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Romans take their food shopping seriously. Gathering staples and ingredients for the coming days is more of a time-honored ritual than a series of errands. Two thirty-something Rome women wanted to capture this experience for visitors to the city and the Rome Gourmet Walking Tour was born.
On a sunny Saturday morning, our guide, Gaetano, an affable and erudite retired executive for Sony, meets us in the front of the Spanish Embassy in Piazza di Spagna. “The idea is to take you on a shopping trip that a typical Roman would take. Are you ready?”
In Roman fashion, we power up for the journey with espresso and colorfully decorated cappuccino just about 50 feet away at Illy Café/Molto Italiano (Via Due Macelli, 59D). Given Gaetano’s business background, I ask him about Italy and the effects of the continuing economic crisis. “We have always been on the brink of disaster but Rome has lasted for thousands of years,” he says wistfully.
Our tour may not be exactly typical as this is one of the most exclusive areas of the Eternal City, but it is home to many Roman gourmet institutions. One of these is our next stop, Ciampini, the café and gelateria in Piazza San Lorenzo in Lucina.While tourists and Roman alike come here for some of the city’s best gelato, we’re with a Roman-in-the-know who introduces us to maritozzo. This sweet roll, made from eggs and yeast, is a specialty of the region of Lazio, where it was once the only dessert allowed during lent. Gaetano advises us to try it “con la panna,” topping it with the not-too-sweet handmade whipped cream.
Although Romans are devoted to their own culinary traditions, they also enjoy the culinary treasures of other Italian regions. Gaetano takes us to La Peonia (Via Della Carrozze, 85) to taste some delectable foods from the island of Sardinia.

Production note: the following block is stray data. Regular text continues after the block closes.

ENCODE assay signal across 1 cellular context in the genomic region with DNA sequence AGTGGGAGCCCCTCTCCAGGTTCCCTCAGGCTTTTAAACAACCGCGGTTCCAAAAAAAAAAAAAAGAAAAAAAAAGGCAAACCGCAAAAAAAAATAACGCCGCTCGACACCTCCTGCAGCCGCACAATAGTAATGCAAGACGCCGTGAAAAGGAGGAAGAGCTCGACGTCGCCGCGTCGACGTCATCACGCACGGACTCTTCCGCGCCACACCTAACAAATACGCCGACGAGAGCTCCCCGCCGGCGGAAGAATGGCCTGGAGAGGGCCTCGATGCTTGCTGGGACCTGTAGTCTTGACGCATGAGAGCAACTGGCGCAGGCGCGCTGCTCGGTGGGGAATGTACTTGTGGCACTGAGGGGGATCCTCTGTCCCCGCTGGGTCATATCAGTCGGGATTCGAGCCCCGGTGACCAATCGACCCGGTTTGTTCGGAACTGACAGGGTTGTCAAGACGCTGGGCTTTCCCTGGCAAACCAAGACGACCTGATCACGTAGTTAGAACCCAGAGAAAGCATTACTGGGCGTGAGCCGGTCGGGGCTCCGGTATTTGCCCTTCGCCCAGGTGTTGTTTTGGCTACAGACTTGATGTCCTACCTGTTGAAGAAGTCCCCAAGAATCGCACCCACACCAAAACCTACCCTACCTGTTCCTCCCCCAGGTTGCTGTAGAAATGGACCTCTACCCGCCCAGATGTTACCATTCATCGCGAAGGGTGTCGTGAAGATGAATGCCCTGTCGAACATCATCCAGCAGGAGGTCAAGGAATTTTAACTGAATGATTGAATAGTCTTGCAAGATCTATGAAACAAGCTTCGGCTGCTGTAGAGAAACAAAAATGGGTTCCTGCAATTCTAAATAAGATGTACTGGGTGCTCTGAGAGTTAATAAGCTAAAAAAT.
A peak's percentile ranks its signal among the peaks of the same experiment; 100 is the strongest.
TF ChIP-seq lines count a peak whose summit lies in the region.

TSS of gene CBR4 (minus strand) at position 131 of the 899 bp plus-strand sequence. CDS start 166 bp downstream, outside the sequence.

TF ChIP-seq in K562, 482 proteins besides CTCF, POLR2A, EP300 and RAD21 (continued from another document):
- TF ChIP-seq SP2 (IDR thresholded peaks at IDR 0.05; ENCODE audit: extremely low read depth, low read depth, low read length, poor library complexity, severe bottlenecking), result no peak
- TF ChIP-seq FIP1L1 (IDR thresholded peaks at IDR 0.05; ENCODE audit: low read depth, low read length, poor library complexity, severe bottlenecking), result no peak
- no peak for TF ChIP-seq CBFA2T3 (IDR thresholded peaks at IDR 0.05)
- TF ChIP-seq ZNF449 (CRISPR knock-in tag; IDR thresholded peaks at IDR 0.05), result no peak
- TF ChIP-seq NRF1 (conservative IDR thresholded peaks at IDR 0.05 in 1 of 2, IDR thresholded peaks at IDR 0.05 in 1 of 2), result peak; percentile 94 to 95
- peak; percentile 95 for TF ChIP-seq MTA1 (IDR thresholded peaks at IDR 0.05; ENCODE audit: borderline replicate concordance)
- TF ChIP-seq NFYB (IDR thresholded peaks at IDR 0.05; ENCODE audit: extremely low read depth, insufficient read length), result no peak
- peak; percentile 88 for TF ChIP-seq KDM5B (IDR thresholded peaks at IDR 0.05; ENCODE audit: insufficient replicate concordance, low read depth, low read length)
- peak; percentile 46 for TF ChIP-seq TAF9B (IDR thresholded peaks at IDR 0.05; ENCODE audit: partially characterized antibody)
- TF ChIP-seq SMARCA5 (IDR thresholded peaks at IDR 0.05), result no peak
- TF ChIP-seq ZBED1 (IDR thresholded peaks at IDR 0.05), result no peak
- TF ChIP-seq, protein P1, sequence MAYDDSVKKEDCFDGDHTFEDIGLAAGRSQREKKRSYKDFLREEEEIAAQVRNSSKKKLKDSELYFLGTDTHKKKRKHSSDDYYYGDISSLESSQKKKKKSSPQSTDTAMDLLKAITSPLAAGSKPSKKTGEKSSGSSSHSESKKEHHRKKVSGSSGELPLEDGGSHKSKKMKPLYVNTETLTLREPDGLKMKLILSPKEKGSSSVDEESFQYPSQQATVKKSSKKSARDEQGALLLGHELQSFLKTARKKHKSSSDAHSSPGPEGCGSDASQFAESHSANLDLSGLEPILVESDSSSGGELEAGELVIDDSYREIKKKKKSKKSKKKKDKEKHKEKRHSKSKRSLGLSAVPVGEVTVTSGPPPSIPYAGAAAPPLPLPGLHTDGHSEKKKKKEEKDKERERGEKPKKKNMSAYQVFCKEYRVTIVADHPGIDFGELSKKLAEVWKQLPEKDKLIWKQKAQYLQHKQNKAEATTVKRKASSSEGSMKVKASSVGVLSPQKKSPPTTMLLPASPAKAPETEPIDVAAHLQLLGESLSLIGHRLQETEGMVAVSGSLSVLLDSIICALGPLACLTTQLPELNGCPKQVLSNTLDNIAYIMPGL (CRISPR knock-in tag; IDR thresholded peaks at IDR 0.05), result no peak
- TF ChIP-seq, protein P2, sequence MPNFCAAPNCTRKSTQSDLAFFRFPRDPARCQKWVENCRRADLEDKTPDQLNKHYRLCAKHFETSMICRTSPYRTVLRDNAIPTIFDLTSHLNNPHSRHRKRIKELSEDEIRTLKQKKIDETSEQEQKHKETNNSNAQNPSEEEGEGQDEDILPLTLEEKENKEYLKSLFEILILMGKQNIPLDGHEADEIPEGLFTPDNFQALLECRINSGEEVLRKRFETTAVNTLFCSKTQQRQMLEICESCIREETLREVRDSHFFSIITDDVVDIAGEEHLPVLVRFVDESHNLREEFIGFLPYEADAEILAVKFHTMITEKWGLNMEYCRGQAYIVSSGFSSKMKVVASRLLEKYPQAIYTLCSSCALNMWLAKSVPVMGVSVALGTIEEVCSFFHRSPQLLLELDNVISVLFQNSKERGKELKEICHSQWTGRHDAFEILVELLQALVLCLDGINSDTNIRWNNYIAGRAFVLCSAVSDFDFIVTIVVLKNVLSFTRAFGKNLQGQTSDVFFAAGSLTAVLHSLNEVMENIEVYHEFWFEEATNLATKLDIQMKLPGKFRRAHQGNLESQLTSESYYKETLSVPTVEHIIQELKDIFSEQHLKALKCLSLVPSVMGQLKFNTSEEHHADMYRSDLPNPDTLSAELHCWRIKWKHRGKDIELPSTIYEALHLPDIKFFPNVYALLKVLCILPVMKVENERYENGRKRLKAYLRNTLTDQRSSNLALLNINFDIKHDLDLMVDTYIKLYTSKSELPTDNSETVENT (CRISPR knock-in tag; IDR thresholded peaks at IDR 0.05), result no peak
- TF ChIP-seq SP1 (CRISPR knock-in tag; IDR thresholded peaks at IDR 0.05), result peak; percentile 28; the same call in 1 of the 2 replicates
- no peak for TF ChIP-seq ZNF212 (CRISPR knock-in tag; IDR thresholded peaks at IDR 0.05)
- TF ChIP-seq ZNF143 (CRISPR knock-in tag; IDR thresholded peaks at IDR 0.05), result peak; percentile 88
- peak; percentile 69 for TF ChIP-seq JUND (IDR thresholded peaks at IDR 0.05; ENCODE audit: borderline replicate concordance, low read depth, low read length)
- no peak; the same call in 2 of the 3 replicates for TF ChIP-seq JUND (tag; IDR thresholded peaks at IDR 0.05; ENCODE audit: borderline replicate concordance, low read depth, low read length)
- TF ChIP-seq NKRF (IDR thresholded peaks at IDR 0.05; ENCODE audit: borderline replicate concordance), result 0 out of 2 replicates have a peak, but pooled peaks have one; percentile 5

The proprietor has put out a spread for us: Guttiau – traditional, parchment-like Sardinian flat bread; Fuore Sardo – sheep’s milk cheese, smoked in a cave; Salami Campidano and Salami Mustella (perhaps the best dried meat from the island). But the crown jewel of our Sardinia tasting is the tuna bottarga produced by Giampaolo Del Nero – it is so prized that the emperor of Japan is a customer.
While our itinerary is heavy on shopping (with a few more stops not mentioned here) it is paced perfectly with opportunities to sit, eat and enjoy learning more about Rome with Gaetano. To enjoy the famous Frascati wine from Lazio and nibble on fresh antipasti, Gaetano takes us to Antica Enoteca (Via della Croce, 76).
Italians can’t resist stuffing their guests; it is truly a sign of affection. Not satisfied that we’ve eaten enough, Gaetano takes us to L’Archetto (Via dell’Archetto, 26a), a very popular (especially for students and theater goers) restaurant famous for its pasta. Gaetano orders us the classic Roman choices: cacio e pepe (topped with sheep’s cheese and pepper) and amitriciana (made with guanciale, tomato, olive oil and Pecorino).
It is all we do to roll ourselves along the narrow streets for our last stop at the newest outpost of Pompi (Via della Croce, 82) known as “Il Regno Del Tiramisù” or “the kingdom of Tiramisu.” Gaetano swears this is the best tiramisu in all the land and waits in a line 10 deep to grab an individual, to-go box of pistachio tiramisu for us to sample outside. This sweet treasure is the perfect way to top off a half day exploring gourmet Rome.
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